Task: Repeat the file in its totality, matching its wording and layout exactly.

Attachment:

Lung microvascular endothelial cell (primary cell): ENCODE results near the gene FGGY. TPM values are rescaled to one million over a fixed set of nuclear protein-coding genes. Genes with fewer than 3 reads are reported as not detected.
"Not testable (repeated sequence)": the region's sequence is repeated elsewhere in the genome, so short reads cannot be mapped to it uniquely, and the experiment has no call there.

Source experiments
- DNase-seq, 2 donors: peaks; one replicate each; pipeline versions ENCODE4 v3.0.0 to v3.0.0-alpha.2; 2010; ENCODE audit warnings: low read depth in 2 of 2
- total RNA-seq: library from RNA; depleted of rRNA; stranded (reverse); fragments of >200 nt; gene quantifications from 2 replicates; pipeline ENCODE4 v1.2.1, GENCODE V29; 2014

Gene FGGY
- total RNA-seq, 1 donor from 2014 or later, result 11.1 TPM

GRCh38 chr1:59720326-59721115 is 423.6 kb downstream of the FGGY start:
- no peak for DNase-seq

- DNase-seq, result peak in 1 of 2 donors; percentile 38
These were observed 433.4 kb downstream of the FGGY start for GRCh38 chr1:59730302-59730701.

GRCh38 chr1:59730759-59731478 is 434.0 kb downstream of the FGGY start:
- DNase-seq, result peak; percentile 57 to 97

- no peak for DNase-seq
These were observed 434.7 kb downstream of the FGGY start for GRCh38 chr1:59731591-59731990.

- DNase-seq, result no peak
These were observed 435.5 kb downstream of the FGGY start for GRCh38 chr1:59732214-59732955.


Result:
Lung microvascular endothelial cell (primary cell): ENCODE results near the gene FGGY. TPM values are rescaled to one million over a fixed set of nuclear protein-coding genes. Genes with fewer than 3 reads are reported as not detected.
"Not testable (repeated sequence)": the region's sequence is repeated elsewhere in the genome, so short reads cannot be mapped to it uniquely, and the experiment has no call there.

Source experiments
- DNase-seq, 2 donors: peaks; one replicate each; pipeline versions ENCODE4 v3.0.0 to v3.0.0-alpha.2; 2010; ENCODE audit warnings: low read depth in 2 of 2
- total RNA-seq: library from RNA; depleted of rRNA; stranded (reverse); fragments of >200 nt; gene quantifications from 2 replicates; pipeline ENCODE4 v1.2.1, GENCODE V29; 2014

Gene FGGY
- total RNA-seq, 1 donor from 2014 or later, result 11.1 TPM

GRCh38 chr1:59720326-59721115 is 423.6 kb downstream of the FGGY start:
- no peak for DNase-seq

- DNase-seq, result peak in 1 of 2 donors; percentile 38
These were observed 433.4 kb downstream of the FGGY start for GRCh38 chr1:59730302-59730701.

GRCh38 chr1:59730759-59731478 is 434.0 kb downstream of the FGGY start:
- DNase-seq, result peak; percentile 57 to 97

- no peak for DNase-seq
These were observed 434.7 kb downstream of the FGGY start for GRCh38 chr1:59731591-59731990.

- DNase-seq, result no peak
These were observed 435.5 kb downstream of the FGGY start for GRCh38 chr1:59732214-59732955.